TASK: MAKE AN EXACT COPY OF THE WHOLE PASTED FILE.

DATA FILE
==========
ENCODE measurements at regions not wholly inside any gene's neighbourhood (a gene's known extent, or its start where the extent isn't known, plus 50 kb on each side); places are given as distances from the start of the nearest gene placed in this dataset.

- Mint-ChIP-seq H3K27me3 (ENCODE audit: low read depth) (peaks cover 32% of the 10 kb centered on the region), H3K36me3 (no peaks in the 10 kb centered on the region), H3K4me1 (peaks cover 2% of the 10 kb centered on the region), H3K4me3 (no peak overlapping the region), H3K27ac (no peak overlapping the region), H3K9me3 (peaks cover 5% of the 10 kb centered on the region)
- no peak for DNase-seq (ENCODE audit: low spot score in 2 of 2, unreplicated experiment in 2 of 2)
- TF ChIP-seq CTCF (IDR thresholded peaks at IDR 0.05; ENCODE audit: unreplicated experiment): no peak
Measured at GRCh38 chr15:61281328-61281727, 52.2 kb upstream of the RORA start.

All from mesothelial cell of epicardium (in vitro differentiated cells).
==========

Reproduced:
ENCODE measurements at regions not wholly inside any gene's neighbourhood (a gene's known extent, or its start where the extent isn't known, plus 50 kb on each side); places are given as distances from the start of the nearest gene placed in this dataset.

- Mint-ChIP-seq H3K27me3 (ENCODE audit: low read depth) (peaks cover 32% of the 10 kb centered on the region), H3K36me3 (no peaks in the 10 kb centered on the region), H3K4me1 (peaks cover 2% of the 10 kb centered on the region), H3K4me3 (no peak overlapping the region), H3K27ac (no peak overlapping the region), H3K9me3 (peaks cover 5% of the 10 kb centered on the region)
- no peak for DNase-seq (ENCODE audit: low spot score in 2 of 2, unreplicated experiment in 2 of 2)
- TF ChIP-seq CTCF (IDR thresholded peaks at IDR 0.05; ENCODE audit: unreplicated experiment): no peak
Measured at GRCh38 chr15:61281328-61281727, 52.2 kb upstream of the RORA start.

All from mesothelial cell of epicardium (in vitro differentiated cells).